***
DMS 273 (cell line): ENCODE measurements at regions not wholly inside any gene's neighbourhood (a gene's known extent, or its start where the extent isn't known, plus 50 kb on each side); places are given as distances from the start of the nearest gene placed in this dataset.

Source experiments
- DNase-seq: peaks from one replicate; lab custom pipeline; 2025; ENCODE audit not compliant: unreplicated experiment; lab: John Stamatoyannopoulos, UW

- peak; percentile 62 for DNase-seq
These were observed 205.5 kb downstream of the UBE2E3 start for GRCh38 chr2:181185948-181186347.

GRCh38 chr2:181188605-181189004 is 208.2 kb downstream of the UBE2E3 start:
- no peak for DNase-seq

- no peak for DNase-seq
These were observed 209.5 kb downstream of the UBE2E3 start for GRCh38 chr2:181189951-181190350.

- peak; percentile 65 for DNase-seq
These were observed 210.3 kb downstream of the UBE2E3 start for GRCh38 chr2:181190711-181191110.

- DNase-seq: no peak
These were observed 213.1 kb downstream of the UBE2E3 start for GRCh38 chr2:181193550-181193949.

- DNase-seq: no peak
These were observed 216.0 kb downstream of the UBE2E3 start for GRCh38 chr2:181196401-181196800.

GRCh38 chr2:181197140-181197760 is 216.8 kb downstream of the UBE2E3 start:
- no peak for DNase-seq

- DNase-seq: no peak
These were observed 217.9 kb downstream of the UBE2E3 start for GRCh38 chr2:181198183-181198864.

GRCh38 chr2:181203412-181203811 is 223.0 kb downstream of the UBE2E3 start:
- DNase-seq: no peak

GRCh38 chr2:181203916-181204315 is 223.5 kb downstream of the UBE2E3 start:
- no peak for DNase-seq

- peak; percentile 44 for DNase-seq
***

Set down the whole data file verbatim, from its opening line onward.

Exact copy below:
DMS 273 (cell line): ENCODE measurements at regions not wholly inside any gene's neighbourhood (a gene's known extent, or its start where the extent isn't known, plus 50 kb on each side); places are given as distances from the start of the nearest gene placed in this dataset.

Source experiments
- DNase-seq: peaks from one replicate; lab custom pipeline; 2025; ENCODE audit not compliant: unreplicated experiment; lab: John Stamatoyannopoulos, UW

- peak; percentile 62 for DNase-seq
These were observed 205.5 kb downstream of the UBE2E3 start for GRCh38 chr2:181185948-181186347.

GRCh38 chr2:181188605-181189004 is 208.2 kb downstream of the UBE2E3 start:
- no peak for DNase-seq

- no peak for DNase-seq
These were observed 209.5 kb downstream of the UBE2E3 start for GRCh38 chr2:181189951-181190350.

- peak; percentile 65 for DNase-seq
These were observed 210.3 kb downstream of the UBE2E3 start for GRCh38 chr2:181190711-181191110.

- DNase-seq: no peak
These were observed 213.1 kb downstream of the UBE2E3 start for GRCh38 chr2:181193550-181193949.

- DNase-seq: no peak
These were observed 216.0 kb downstream of the UBE2E3 start for GRCh38 chr2:181196401-181196800.

GRCh38 chr2:181197140-181197760 is 216.8 kb downstream of the UBE2E3 start:
- no peak for DNase-seq

- DNase-seq: no peak
These were observed 217.9 kb downstream of the UBE2E3 start for GRCh38 chr2:181198183-181198864.

GRCh38 chr2:181203412-181203811 is 223.0 kb downstream of the UBE2E3 start:
- DNase-seq: no peak

GRCh38 chr2:181203916-181204315 is 223.5 kb downstream of the UBE2E3 start:
- no peak for DNase-seq

- peak; percentile 44 for DNase-seq